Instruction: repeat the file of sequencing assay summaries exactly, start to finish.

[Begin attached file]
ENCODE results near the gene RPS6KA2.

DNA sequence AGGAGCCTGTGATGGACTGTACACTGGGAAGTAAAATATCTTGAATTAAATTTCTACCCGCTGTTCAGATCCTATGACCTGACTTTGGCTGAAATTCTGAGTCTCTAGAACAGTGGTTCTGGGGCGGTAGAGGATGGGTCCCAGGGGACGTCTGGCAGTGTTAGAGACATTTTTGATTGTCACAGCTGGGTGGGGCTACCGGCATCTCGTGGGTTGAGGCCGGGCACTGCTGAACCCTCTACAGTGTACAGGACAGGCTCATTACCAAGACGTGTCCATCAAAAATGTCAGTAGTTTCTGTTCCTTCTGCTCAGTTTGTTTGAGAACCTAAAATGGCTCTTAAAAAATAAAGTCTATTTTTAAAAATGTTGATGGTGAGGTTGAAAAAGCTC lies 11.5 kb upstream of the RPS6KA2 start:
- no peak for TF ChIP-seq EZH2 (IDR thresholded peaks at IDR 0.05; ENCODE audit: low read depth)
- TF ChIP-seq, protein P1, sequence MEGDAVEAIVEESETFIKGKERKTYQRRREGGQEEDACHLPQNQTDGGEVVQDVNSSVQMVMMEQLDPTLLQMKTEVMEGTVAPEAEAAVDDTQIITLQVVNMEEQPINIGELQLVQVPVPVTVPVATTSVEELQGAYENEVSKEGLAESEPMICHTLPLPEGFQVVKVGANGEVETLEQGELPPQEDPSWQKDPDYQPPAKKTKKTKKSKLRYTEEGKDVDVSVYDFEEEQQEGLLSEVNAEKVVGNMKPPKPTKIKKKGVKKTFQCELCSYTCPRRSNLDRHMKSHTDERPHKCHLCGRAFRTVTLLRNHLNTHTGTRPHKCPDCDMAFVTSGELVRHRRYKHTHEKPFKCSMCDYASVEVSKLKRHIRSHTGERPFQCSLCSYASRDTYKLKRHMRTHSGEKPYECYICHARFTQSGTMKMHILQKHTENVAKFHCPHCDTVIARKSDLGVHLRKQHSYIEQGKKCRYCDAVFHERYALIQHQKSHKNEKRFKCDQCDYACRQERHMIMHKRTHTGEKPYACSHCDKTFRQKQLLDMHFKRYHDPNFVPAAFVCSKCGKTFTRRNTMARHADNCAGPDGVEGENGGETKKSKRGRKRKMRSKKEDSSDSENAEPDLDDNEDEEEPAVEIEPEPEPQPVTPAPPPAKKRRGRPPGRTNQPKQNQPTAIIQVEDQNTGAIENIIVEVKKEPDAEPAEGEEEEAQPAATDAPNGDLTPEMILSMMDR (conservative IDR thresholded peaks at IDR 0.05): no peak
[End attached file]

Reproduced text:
ENCODE results near the gene RPS6KA2.

DNA sequence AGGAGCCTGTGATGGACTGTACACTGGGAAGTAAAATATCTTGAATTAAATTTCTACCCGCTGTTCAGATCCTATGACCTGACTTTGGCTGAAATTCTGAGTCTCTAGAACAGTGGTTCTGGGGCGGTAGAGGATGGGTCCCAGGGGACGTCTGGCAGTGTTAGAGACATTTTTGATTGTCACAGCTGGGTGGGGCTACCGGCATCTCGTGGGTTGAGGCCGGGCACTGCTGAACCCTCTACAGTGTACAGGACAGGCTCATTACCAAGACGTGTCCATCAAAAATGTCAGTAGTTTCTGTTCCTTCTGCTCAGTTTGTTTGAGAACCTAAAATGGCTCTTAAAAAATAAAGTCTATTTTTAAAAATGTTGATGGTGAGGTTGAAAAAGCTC lies 11.5 kb upstream of the RPS6KA2 start:
- no peak for TF ChIP-seq EZH2 (IDR thresholded peaks at IDR 0.05; ENCODE audit: low read depth)
- TF ChIP-seq, protein P1, sequence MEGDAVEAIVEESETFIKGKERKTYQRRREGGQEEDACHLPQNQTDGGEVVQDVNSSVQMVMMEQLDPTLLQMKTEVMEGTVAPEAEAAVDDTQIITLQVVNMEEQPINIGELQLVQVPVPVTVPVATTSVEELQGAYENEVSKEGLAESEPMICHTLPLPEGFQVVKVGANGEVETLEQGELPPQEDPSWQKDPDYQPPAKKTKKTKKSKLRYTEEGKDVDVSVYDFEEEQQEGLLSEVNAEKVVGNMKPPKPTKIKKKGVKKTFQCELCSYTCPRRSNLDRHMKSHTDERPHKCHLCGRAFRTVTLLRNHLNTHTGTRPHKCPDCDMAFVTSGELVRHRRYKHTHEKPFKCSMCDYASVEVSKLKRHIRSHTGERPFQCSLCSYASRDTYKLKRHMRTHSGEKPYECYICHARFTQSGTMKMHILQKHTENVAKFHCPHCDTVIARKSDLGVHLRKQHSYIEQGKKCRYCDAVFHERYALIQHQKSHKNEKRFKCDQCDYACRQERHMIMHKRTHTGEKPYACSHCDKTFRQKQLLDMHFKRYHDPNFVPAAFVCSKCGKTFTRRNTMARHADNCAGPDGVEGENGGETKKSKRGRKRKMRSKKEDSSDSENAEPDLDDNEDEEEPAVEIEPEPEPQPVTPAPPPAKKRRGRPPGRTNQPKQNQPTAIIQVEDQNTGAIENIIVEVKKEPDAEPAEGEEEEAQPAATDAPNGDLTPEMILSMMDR (conservative IDR thresholded peaks at IDR 0.05): no peak